RECOMMENDATIONS FOR IMPLEMENTATION OF FLS

The first position statement of FLS committee in KSBMR includes recommendations for essential components in FLS implementation. These are the common opinions of members in FLS committee considering international treatment standards for osteoporotic fracture.

1. Multidisciplinary co-management of the acute fracture episode

All patients with fragility fractures should be treated early, especially patients with fragility hip fractures should be hospitalized and should have surgery early.
The surgical management of elderly patients with a fragility fracture in the peri-operative period should be a comprehensive multidisciplinary orthogeriatric approach.

2. Optimizing rehabilitation to recover function, independence and quality of life

Early mobilization and rehabilitation are now a standard of care in the management of fragility fracture patients.
Optimizing rehabilitation for inpatients and outpatients with fragility fractures should be applied to recover function, independence, and quality of life
In order to achieve early mobilization and rehabilitation, a stable surgical repair that allows the patient to bear weight or ambulate as tolerated, as well as effective pain control and fluid management protocols that ensure volume adequacy and avoid orthostatic hypotension are essential.
Rehabilitation should be involved diagnosing and treating impairments, preventing and treating complications, and deterring loss of function, and where this is not possible, compensating for lost functions.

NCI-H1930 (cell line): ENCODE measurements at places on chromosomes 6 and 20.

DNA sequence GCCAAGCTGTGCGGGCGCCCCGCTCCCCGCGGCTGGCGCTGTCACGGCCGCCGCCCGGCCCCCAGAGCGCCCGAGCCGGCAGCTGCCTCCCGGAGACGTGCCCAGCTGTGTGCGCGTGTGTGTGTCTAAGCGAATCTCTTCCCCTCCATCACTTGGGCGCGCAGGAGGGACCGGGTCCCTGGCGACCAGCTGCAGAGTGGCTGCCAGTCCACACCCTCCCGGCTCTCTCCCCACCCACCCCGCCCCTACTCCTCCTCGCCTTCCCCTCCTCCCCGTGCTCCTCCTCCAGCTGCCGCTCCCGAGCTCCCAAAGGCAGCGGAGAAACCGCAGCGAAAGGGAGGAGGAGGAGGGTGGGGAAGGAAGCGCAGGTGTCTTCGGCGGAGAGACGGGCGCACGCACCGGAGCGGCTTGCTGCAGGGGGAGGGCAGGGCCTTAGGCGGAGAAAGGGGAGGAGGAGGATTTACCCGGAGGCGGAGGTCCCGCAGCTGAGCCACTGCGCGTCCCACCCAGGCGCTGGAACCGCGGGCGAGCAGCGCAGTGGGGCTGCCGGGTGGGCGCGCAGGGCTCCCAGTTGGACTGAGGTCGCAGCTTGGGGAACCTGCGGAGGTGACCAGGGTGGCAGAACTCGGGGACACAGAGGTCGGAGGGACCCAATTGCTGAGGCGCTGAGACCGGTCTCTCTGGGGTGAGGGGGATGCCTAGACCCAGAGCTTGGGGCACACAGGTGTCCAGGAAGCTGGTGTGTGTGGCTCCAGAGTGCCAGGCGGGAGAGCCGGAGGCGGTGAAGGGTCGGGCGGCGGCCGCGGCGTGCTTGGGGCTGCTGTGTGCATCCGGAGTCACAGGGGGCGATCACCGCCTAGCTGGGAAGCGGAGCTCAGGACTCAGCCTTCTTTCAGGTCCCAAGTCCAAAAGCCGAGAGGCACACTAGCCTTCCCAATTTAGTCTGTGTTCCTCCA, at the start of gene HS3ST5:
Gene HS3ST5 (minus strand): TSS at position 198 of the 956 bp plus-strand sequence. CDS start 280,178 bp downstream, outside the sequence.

3. Reliable delivery of secondary fracture prevention after every fragility fracture

A comprehensive and multidisciplinary secondary fracture prevention strategy should be applied for patients with every fragility fracture.
The process of reliable delivery of secondary fracture prevention should include (1) education for both older patients, caregivers, and healthcare professionals in terms of general lifestyles and medical measures to optimize bone health and prevent falls; (2) screening and optimizing management of older people with bone fragility or high risk of falling; and (3) strong collaboration between FLSs, departments of geriatric medicine or rehabilitation medicine, and primary care.

4. Policy change

Policy makers, professional and patient organizations, and opinion leaders need to play a major role in driving the policy changes to enable FLSs at local and national levels that include both assessment and management of patients with fragility fracture and optimizing medical management in those with bone fragility to reduce fracture risk.

WHAT TO CHANGE IN THE FUTURE